- An explosive increase is needed in the speed of development and gained results, to overtake the increasing growth of poverty.
- The functionality of new designs should be better or no less than comparable to what serves the same goal now.
- External assistance consists out of instruction and assisting with the local adjustment of the design. Additional financial aid proves to be counter productive. Further distribution goes on its own strength.
- Product development profits from information where (ever) made available. Information is free at Internet and spreads where people meet in person.
- Many designers may work independently on the same assignment, but make sure they exchange new information.
The first 3 guide lines exclude all the usual, but give full freedom to do it differently. This freedom is not little. No marketing, no need for styling, no distributing costs, no overhead as each small (mostly informal) production unit takes care of its own business. What indicates the quality of the designs is: do people copy the idea after the first introduction, do they keep using it and do others take over the idea for their own use?.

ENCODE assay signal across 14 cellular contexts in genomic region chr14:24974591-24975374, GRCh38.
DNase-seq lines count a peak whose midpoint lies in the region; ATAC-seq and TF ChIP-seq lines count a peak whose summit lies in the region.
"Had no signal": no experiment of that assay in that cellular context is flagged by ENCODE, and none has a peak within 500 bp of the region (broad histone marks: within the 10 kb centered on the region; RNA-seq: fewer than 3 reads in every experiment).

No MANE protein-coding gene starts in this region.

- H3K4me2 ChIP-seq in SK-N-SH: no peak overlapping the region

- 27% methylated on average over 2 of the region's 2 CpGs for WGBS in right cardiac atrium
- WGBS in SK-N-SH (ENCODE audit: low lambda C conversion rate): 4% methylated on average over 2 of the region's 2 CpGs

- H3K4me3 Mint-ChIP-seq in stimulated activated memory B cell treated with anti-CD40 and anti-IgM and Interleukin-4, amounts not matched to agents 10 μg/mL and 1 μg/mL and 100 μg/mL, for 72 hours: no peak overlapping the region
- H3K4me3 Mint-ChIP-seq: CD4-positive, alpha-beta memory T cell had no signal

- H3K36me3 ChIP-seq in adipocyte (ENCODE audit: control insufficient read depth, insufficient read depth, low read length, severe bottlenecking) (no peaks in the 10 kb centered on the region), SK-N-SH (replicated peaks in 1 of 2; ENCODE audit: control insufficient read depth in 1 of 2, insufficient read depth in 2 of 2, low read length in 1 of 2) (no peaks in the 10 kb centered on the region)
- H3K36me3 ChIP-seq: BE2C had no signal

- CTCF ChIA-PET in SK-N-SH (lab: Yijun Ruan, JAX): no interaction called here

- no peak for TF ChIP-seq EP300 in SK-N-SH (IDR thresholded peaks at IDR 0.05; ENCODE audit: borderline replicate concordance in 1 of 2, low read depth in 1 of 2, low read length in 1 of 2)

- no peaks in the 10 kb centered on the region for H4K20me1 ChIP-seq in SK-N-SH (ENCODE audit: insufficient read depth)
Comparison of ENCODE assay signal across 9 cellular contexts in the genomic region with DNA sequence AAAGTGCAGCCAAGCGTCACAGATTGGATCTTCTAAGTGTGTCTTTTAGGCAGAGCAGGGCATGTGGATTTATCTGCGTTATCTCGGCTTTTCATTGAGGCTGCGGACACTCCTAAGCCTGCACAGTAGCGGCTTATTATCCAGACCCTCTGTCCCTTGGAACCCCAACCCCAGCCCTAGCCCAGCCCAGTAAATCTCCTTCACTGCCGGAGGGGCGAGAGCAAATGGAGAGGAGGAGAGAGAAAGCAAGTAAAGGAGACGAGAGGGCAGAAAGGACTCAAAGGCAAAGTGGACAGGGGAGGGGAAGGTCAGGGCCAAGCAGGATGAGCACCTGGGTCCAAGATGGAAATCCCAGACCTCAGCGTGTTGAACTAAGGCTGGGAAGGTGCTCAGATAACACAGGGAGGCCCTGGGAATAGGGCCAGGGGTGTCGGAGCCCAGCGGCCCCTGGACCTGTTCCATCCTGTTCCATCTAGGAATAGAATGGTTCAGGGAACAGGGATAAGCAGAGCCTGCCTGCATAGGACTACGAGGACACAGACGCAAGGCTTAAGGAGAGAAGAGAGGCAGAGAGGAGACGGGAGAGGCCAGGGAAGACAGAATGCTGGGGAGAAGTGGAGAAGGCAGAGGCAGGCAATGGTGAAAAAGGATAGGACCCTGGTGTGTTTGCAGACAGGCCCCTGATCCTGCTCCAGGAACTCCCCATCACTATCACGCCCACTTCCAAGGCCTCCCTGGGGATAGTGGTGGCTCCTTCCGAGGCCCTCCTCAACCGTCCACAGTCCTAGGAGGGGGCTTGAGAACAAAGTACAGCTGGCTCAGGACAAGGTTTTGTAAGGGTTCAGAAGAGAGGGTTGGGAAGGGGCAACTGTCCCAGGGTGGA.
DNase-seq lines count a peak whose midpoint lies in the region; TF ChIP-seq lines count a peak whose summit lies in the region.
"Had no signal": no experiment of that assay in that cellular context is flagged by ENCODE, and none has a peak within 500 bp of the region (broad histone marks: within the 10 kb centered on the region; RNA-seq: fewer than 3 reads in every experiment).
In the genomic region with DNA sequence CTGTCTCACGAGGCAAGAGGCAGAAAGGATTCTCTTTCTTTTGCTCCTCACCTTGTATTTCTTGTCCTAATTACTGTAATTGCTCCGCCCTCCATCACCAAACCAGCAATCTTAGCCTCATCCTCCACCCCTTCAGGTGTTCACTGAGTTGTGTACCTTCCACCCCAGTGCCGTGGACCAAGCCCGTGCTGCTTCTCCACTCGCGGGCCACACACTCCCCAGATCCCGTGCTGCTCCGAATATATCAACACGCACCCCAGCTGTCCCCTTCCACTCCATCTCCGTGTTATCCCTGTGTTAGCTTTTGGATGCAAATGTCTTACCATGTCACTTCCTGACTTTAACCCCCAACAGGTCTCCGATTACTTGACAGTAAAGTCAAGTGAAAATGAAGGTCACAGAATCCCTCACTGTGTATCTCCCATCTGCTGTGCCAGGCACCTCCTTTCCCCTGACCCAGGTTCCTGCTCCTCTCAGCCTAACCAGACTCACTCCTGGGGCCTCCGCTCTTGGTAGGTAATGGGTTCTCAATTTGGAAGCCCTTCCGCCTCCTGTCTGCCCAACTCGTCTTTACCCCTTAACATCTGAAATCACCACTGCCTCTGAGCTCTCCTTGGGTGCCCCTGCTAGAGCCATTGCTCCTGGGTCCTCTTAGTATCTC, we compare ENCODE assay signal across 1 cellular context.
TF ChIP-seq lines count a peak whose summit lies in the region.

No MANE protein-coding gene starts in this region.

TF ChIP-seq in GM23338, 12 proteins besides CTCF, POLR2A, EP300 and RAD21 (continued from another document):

Mutual benefit from interaction between technology as applied in the imformal sector and in modern industry
For spreading practical knowledge Internet came into existence. From there infomration can spread via market place, tea house and pub. Then the start of industry or the traditional industry as concerns application of knowledge will soon decrease. When for manufacturing their will neither be special machines necessary, traditional production will be superior.
This is also an example of the rope-pump; although ten times cheaper, the rope pump has become superior by information-development to each factory-pump with a similar function. Someone has to pay the designer. It's likely that the government of farmers' organizations or consumers' organisation assign to modern technology available for small-scaled connections. Then amazingly efficient units can arise that are extremely economic with material, energy and labour.
It looks like the process of development of practical knowledge from interaction between- and industry is an autonomous, self-quickening and self-strengthening process.
Provisions for basic needs are the field of-and do-it-yourself activities. An innovative approach in this field will inspire the industry, because of which bulk products and high technology products can be manufactured much more efficient.
The exponential growth of poverty and environmental waste can now be overtaken by a quicker growth line of more efficient and economic use. With that a solution comes in sight for the economical and technical aspects of poverty and environmental degradation.